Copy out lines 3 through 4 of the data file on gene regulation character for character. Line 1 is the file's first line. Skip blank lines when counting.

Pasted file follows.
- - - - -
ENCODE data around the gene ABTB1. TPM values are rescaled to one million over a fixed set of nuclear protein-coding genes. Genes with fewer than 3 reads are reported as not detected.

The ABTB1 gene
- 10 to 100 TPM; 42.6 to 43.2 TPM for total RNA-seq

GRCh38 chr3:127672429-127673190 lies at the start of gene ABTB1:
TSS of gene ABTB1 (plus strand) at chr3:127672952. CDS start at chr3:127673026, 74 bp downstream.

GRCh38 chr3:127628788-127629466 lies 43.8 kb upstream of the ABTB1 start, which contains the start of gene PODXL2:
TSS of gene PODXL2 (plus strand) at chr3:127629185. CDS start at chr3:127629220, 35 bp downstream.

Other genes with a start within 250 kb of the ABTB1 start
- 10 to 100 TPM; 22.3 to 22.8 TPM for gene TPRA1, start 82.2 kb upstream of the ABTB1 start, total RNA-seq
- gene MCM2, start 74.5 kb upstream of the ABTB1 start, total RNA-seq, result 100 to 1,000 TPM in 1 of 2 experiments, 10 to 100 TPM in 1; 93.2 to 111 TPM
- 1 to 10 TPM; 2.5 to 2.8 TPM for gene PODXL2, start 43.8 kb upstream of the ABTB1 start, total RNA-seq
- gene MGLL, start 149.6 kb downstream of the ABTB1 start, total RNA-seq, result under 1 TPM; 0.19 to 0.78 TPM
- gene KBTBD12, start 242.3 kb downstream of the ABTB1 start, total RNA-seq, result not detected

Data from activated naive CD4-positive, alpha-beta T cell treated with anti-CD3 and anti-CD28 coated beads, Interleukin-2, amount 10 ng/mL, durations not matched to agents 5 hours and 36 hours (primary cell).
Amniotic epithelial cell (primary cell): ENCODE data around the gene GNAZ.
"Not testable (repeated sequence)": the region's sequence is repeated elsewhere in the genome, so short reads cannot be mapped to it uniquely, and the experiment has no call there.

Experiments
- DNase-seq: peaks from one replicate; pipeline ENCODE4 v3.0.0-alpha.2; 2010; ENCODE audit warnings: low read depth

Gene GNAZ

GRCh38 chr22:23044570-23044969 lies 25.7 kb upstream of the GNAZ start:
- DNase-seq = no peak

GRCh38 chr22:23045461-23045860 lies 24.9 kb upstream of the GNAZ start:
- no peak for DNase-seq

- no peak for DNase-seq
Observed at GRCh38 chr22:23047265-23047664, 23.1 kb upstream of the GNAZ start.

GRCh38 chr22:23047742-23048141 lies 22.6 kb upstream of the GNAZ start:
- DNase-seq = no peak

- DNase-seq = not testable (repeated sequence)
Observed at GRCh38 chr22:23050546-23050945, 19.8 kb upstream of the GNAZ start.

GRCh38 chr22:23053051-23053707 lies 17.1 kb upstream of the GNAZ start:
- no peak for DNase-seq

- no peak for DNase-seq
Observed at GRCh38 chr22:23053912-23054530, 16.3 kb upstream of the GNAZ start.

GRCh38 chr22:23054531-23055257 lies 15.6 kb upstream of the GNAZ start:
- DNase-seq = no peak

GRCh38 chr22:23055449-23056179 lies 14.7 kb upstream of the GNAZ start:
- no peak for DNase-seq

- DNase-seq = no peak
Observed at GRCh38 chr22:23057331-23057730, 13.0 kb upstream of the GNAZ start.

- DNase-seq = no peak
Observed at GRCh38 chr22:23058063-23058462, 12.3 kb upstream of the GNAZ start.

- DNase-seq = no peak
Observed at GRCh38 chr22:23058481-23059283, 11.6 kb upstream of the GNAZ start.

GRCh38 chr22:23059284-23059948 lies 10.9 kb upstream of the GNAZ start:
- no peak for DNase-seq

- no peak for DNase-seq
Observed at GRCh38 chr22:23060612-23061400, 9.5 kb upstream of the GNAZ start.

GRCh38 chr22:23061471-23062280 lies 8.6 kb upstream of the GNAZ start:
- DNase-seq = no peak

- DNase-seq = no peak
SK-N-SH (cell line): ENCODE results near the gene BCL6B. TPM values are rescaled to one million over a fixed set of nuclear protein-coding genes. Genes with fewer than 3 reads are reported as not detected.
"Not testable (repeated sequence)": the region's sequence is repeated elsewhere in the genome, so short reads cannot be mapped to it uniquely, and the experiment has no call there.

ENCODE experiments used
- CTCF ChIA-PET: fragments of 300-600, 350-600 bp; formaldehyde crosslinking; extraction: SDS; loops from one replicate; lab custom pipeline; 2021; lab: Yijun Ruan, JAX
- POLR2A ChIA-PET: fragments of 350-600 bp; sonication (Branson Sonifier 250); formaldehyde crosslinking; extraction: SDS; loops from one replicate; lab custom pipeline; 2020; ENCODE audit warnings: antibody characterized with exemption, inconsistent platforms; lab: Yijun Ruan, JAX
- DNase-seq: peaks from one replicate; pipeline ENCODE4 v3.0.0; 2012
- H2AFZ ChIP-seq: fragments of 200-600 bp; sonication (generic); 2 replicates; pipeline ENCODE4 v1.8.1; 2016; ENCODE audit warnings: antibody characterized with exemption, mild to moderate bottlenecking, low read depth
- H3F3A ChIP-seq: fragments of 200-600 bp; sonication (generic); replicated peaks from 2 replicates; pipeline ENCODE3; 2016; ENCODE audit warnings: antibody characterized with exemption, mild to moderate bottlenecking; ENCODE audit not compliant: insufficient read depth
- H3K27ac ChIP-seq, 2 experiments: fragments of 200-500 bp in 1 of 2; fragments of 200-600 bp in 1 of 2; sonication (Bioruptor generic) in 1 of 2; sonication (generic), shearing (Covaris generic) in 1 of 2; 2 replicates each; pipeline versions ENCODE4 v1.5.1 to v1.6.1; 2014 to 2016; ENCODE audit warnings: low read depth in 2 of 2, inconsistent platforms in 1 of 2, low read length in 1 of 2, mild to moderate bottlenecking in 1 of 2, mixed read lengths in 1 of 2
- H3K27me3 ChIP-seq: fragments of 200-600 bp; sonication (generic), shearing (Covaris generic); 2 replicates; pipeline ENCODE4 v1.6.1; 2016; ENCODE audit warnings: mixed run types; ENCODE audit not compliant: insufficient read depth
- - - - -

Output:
- 10 to 100 TPM; 42.6 to 43.2 TPM for total RNA-seq

GRCh38 chr3:127672429-127673190 lies at the start of gene ABTB1: